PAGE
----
Wednesday, December 7

James Webb detects two of the first galaxies ever seen | Digital Trends Spanish

The James Webb Space Telescope has discovered two of the first galaxies ever seen in the universe, and they’re much brighter than expected, meaning astronomers are reconsidering their beliefs about how the first stars formed.

“These observations just make your head explode,” said Paola Santini, one of the researchers, in a release. “This is a whole new chapter in astronomy. It’s like an archaeological dig, when suddenly you find a lost city or something you didn’t know. It’s just amazing.”

two of the galaxies The most distant views to date are captured in these Webb images of the outer regions of the giant galaxy cluster Abell 2744. The galaxies are not within the cluster, but many billions of light-years behind it. NASA, ESA, CSA, T. Treu (UCLA)

The two galaxies are thought to be billions of years old, from just 100 million years after the Big Bang. Webb is able to look back at some of the earliest galaxies, because he operates in the infrared range, which means he can see galaxies that are redshifted.

Redshift occurs when light from a distant galaxy is shifted to the red end of the spectrum due to the expansion of the universe. The stronger the change, the more distant the galaxy. Light from some galaxies travels so far that it moves outside the visible light spectrum and into the infrared, where Webb can see it. Previous research had estimated that some galaxies detected by Webb could have a redshift as high as 14, but recent results are more precise thanks to better instrument calibration and suggest a redshift for the two galaxies of 10.5 and 12.5. , respectively.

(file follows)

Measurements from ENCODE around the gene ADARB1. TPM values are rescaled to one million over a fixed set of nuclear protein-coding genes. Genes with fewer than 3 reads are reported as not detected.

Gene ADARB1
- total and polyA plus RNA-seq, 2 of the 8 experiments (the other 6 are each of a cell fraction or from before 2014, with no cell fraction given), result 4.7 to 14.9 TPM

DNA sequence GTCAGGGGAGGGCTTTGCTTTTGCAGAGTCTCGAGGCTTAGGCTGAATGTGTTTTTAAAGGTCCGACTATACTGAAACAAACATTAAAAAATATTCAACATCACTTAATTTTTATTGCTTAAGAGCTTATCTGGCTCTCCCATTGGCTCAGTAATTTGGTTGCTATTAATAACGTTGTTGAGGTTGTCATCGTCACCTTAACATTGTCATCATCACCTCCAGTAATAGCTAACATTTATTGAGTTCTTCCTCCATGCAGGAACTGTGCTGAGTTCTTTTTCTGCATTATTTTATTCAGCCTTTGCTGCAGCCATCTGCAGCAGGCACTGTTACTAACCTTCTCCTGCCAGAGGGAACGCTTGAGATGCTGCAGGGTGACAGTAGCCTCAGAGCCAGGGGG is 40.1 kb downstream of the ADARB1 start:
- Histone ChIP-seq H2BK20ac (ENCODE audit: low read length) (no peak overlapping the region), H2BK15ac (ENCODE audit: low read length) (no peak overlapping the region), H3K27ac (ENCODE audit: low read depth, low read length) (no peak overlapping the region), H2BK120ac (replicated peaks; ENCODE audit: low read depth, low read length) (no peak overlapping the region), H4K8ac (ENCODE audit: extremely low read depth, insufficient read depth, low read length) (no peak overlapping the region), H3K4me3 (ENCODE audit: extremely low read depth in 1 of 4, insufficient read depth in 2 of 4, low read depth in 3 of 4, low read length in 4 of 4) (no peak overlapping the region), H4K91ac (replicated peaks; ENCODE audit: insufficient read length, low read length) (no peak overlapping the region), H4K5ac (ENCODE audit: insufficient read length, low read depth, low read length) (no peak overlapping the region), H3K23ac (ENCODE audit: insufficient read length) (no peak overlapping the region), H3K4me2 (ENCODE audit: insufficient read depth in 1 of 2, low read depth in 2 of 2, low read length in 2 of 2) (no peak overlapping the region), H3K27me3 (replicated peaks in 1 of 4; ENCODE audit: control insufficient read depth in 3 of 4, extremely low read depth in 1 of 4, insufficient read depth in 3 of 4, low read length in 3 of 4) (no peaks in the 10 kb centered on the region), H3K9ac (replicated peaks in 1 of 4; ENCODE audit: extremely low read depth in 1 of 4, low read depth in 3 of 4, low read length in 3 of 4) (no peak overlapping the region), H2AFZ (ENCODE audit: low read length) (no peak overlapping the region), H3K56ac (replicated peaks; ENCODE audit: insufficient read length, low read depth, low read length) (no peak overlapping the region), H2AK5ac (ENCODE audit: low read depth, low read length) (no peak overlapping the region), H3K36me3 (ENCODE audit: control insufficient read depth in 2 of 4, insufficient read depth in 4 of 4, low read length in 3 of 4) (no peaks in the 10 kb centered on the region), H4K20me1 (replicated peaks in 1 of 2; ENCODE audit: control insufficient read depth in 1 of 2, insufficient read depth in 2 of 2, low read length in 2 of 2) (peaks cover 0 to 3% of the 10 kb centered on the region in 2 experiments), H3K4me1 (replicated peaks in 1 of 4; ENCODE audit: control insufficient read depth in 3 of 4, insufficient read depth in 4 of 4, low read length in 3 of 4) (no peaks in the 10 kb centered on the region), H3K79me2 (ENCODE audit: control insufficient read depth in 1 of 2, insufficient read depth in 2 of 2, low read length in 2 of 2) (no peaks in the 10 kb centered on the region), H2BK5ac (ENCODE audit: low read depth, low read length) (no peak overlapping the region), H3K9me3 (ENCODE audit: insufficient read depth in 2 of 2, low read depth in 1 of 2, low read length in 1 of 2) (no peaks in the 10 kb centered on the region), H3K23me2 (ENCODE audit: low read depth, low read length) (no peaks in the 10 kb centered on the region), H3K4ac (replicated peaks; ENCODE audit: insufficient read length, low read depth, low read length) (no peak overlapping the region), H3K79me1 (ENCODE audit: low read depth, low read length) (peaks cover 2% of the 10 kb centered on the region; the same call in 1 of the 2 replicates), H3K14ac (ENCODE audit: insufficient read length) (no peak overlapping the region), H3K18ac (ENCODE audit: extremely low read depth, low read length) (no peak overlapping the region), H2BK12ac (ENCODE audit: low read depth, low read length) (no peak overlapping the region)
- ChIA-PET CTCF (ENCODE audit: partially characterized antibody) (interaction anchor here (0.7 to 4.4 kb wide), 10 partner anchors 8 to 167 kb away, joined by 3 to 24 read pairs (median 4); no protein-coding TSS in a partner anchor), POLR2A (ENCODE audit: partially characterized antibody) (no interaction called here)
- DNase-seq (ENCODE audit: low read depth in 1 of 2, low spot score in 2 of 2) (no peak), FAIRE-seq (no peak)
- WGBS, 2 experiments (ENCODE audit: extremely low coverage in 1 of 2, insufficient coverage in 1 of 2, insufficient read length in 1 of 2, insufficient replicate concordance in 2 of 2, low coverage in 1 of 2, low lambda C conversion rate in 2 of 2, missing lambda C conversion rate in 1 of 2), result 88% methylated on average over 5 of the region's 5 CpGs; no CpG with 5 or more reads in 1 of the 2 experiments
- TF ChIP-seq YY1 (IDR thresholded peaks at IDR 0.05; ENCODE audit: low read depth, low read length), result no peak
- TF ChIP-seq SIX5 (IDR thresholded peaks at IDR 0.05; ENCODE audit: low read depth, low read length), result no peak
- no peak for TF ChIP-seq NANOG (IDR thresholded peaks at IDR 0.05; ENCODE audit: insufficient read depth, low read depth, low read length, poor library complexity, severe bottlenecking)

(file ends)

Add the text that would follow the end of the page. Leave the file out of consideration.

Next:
Webb also takes advantage of a phenomenon called gravitational lensing, in which a massive object like a galaxy or cluster of galaxies is so massive that it warps space and acts like a magnifying glass, allowing researchers to see even more distant galaxies behind it.

The big surprise is that the two observed galaxies are much brighter than the researchers had thought they would be. They were also seen very quickly, in the early days of Webb’s observations, suggesting that early galaxies could be more numerous than previously thought.

“We have nailed something that is incredibly fascinating. These galaxies should have started joining perhaps only 100 million years after the Big Bang. No one expected that the dark ages would have ended so early,” said another of the researchers, Garth Illingworth. “The early Universe would have been only a hundredth of its current age. It is a time span in the evolving cosmos of 13.8 billion years.”

The researchers suggest that either early galaxies could be much more massive than previously thought, with many more stars than expected, or that they could be less massive but with stars that shone very brightly and are quite different from the stars that see today. To learn more and confirm the age of these universes, the researchers plan to make more observations with Webb’s spectroscopy instruments.

“Everything we see is new. Webb is showing us that there is a very rich universe beyond what we imagine,” said researcher Tommaso Treu. «Once again the universe has surprised us. These early galaxies are very unusual in many ways.”

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